Walter Baumgarten, Sr. followed in his father's and grandfather's footsteps into medicine after earning an A.B. degree from Johns Hopkins University and a medical degree from St. Louis Medical College in 1896. Walter Sr. spent his early medical career throughout the country, serving assistantships at St. Louis City Hospital, Harvard University, and Johns Hopkins Medical School. In 1903, he returned to St. Louis to enter private practice at his father's medical practice and also began teaching in 1907 as a lecturer in chemistry and microscopy at Washington University. Walter Sr. became an instructor in medicine at Washington University in 1917 and remained in the position until 1943. He was a councilor of the Southern Medical Association, an editor of the Missouri State Medical Journal, a fellow in the American College of Physicians, and a member of various local and national medical societies. Walter Sr. married in 1910 and raised three children, but died in a fire at his home in 1945 while his elder son, Walter Jr., was returning from WWII.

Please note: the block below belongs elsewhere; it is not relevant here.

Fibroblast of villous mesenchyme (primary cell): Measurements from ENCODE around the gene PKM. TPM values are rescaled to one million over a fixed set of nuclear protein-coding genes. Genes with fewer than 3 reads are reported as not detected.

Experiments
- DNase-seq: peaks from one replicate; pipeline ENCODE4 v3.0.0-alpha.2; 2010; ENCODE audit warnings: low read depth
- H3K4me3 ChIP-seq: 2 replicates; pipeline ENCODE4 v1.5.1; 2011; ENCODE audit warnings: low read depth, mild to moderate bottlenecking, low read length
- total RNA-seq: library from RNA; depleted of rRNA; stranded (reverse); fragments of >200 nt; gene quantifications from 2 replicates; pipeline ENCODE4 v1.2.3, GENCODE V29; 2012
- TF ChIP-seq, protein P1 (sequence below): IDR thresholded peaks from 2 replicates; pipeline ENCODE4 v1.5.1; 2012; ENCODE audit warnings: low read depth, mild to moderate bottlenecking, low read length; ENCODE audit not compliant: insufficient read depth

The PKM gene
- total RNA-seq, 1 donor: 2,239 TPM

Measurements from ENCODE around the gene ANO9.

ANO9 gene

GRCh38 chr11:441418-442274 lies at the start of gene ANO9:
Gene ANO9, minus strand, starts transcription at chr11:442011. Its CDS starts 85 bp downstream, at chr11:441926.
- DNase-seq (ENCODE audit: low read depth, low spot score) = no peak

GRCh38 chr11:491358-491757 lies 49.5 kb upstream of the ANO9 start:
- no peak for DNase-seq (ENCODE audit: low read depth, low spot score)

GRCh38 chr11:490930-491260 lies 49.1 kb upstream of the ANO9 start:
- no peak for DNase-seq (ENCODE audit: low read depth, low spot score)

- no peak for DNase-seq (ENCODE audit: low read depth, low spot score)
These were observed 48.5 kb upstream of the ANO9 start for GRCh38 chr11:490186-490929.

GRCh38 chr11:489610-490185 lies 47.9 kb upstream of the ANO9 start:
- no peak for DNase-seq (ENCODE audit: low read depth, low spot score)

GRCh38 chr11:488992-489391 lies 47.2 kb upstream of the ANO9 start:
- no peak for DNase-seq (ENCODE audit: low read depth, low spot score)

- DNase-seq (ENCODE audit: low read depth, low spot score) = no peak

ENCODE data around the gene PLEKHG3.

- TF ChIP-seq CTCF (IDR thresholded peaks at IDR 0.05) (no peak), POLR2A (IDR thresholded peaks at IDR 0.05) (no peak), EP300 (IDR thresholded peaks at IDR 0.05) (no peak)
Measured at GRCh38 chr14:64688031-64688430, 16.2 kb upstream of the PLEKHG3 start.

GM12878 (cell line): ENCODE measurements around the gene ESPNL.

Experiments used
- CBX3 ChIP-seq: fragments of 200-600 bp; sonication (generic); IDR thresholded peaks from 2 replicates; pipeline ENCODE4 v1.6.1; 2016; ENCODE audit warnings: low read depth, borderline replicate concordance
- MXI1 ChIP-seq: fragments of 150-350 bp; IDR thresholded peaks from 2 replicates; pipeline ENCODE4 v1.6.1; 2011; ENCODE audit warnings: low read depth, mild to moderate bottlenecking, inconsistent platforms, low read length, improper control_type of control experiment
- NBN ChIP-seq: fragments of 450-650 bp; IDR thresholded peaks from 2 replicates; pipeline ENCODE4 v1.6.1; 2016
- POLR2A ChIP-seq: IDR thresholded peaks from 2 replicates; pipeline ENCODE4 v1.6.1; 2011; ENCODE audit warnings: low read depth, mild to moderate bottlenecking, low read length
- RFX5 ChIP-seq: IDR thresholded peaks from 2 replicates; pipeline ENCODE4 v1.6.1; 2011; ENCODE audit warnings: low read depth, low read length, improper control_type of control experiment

As the fourth and final member of the Baumgarten family to practice medicine in St. Louis, Walter Jr., was a doctor of internal medicine from 1946 to his death in 1980. He graduated from John Burroughs School in St. Louis, and received his undergraduate and medical degrees from Washington University. Between 1939 and 1942, Walter Jr. served internships and residencies in St. Louis and Chicago. He then became a flight surgeon with the United States Army Air Force until August 1945. After WWII, Walter Jr. spent his medical career as a staff surgeon at St. Luke's and Barnes Hospitals, and taught clinical medicine at Washington University School of Medicine. Along with his work in surgery and medical education, Walter Jr. served as president of the St. Louis Heart Association and the Missouri Heart Association, and as the chairman of the social planning council of St. Louis Department of Health and Hospitals. In 1967, he became the head of the medical staff at St. Luke's Hospital, and helped establish a hospice for terminally ill patients at the hospital. Walter Jr. was also known for his passion in historic preservation, having acted as trustee for the Jefferson National Expansion Historical Association and a member of the Institute for Conservation of Historic and Artistic Works. He made the history of medicine and collection of rare medical texts a special field of study, and was a chairman of the Library for the St. Louis Medical Society, which named him as honorary curator in 1964.